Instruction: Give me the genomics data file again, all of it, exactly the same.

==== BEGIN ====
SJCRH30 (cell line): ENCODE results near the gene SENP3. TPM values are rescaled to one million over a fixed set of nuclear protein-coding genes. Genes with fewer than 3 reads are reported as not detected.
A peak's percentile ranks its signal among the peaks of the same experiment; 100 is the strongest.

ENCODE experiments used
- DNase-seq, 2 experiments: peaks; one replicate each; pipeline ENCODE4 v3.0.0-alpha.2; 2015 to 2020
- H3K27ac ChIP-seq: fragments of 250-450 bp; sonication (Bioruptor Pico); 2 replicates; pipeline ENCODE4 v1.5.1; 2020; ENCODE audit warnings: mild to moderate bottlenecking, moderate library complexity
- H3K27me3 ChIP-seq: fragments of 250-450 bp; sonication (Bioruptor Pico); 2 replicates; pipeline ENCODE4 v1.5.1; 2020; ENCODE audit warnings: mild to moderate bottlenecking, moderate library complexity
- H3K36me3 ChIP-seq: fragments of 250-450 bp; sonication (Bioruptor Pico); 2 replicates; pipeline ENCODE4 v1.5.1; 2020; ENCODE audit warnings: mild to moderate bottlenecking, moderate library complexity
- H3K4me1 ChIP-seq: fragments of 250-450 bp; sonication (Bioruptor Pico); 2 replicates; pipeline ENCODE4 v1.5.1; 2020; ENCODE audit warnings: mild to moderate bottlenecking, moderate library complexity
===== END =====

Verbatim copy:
SJCRH30 (cell line): ENCODE results near the gene SENP3. TPM values are rescaled to one million over a fixed set of nuclear protein-coding genes. Genes with fewer than 3 reads are reported as not detected.
A peak's percentile ranks its signal among the peaks of the same experiment; 100 is the strongest.

ENCODE experiments used
- DNase-seq, 2 experiments: peaks; one replicate each; pipeline ENCODE4 v3.0.0-alpha.2; 2015 to 2020
- H3K27ac ChIP-seq: fragments of 250-450 bp; sonication (Bioruptor Pico); 2 replicates; pipeline ENCODE4 v1.5.1; 2020; ENCODE audit warnings: mild to moderate bottlenecking, moderate library complexity
- H3K27me3 ChIP-seq: fragments of 250-450 bp; sonication (Bioruptor Pico); 2 replicates; pipeline ENCODE4 v1.5.1; 2020; ENCODE audit warnings: mild to moderate bottlenecking, moderate library complexity
- H3K36me3 ChIP-seq: fragments of 250-450 bp; sonication (Bioruptor Pico); 2 replicates; pipeline ENCODE4 v1.5.1; 2020; ENCODE audit warnings: mild to moderate bottlenecking, moderate library complexity
- H3K4me1 ChIP-seq: fragments of 250-450 bp; sonication (Bioruptor Pico); 2 replicates; pipeline ENCODE4 v1.5.1; 2020; ENCODE audit warnings: mild to moderate bottlenecking, moderate library complexity